The following history is of a child that weighed 1 pound, 12 ounces, at birth, May 8, 1911. The length of gestation cannot be absolutely fixed, but can hardly be more than twenty-six weeks. The mother menstruated twice in the previous November and December, the sixth and fifth month respectively, previous to the child's birth. She felt life first ten weeks before the advent of the child. She had been taking quinine, of her own initiative, for three weeks for chills and fever. The labor was brief, and after a few pains, which the mother did not recognize as labor pains, the child was delivered spontaneously. She then called for medical aid. The child was unusually vigorous, giving out frequent cries, kicking with some energy and having a good color. The appearance was senile, head large, skin wrinkled, eyelids not opened, eyeballs protruding and arms and legs about as large as a medium sized finger. The mouth was so small that it could not grasp the mother's nipples, and the milk supply, which soon became abundant, had to be expressed by pump, and fed in a doll's nursing bottle, a dram at a time every hour and a half. The child grew more vigorous from the start in spite of the bad prognosis and gained steadily in weight. She was wrapped in cotton and placed in blankets surrounded by hot water bottles. At the end of two weeks the breast milk failed and the child was taken to the maternity ward of the M.E. Hospital. On admission, she weighed 2 pounds, a gain of 4 ounces, in two weeks. During the first six weeks feedings consisted of breast milk taken from the excess supply of the mothers in the ward, the amount being increased from 3 to 6 drams in that time. At the end of the sixth week the child weighed 2 pounds, 10 ounces, a gain of 10 ounces in four weeks. From the sixth to tenth week she took 4 to 8 drams at each nursing, part breast milk and part 1 to 20 whey mixture every two hours, breast milk being given when the supply was obtainable. From the tenth to fourteenth week 1 and 2 to 20 whey mixture was given exclusively in 1 1/2 to 2 ounce quantities. She then weighed 3 pounds, 8 ounces, a gain of 14 ounces in four weeks. At the end of four months she weighed 5 pounds, 15 ounces, and alternate feedings of modified milk, a formula suitable for the third month, were given 4 to 5 ounces every three hours. At five and one-half months she weighed 7 1/2 pounds and was taking 6 ounces of a formula of 9 ounces of 7 per cent. cream and 10 ounces of water.
A comparison at this time with an average child at birth weighing 7 1/2 pounds showed: length, greater by one inch; circumference of head greater by one and one-half inch, and the chest larger by two and one-half inches. At this time she was taken to her home and continued to be fed on modified milk. At seven months she weighed 9 pounds. At eight months she was to all appearances a perfectly healthy child, fat, stocky, bright, and able to sit with a pillow support and perfectly formed though of small proportions. She gave every hope of growing up well, strong and normal. At this time she contracted bronchopneumonia, weathered a course of ten days with a temperature range of 103° to 105° F., pulse running about 200, and respirations 80-90. Temperature fell to normal, and the signs began to clear, and it looked as if the impossible had been attained, when the heart became irregular and showed signs of failure, and after two days the child died at the age of eight and one-third months.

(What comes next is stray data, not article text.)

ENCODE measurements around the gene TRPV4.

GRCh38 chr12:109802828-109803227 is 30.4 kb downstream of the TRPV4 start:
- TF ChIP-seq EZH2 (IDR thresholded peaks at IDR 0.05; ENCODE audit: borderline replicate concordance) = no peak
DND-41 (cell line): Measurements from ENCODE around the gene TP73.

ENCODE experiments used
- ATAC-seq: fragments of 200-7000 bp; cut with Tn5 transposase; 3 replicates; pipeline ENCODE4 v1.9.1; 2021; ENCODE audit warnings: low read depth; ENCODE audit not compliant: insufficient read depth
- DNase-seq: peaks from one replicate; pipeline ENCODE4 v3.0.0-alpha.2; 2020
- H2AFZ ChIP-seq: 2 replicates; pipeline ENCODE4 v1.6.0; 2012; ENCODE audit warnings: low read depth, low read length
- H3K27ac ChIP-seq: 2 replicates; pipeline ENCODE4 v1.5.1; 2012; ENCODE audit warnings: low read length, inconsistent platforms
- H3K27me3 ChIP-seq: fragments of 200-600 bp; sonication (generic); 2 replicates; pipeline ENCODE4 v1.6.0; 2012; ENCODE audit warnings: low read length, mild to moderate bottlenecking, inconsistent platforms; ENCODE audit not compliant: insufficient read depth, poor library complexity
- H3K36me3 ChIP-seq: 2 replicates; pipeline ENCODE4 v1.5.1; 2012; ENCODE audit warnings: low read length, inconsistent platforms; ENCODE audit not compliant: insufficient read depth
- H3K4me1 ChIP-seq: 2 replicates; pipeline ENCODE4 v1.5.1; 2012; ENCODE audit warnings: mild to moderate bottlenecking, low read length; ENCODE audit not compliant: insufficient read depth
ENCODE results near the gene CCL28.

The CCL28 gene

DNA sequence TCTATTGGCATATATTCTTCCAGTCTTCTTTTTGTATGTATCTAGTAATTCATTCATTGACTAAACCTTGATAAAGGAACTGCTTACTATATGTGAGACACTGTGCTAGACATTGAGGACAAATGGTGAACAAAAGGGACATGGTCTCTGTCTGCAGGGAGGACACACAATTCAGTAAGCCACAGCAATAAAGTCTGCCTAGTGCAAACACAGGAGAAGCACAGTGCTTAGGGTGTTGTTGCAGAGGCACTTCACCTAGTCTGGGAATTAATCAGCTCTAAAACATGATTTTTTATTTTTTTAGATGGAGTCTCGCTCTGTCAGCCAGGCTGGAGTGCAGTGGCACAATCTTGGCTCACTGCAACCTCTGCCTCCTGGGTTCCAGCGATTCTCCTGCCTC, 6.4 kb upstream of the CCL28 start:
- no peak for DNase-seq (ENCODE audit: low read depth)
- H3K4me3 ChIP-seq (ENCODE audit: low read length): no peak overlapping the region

No small part in the success of the feeding of this child up to the time she left the hospital is due to the nurse in charge of the ward, who lost no opportunity to obtain the breast milk, and spared no pains in watchfulness over the management of the improvised incubator. The adequate supply of breast milk was undoubtedly the greatest factor in the care and growth of the baby. That she lived twelve days with a bronchopneumonia, testifies to her powers of resistance. I am satisfied that had she survived the pneumonia she would have grown up a normal and not a physically stunted child.
322 Park Place.
1. Hirst. "Text-Book of Obstetrics," p. 80, etc.
2. Holt. "Infancy and Childhood," p. 11, etc.
3. Kerley. "Treatment of Diseases of Children," p. 45., etc.
4. Voorhees. "Reference Handbook of the Medical Sciences,", Vol VI., p. 47., etc.
5. Jardine, Robert. British Medical Journal, March 15, 1902.
6. Mansell, H.R. British Medical Journal, March 15, 1902.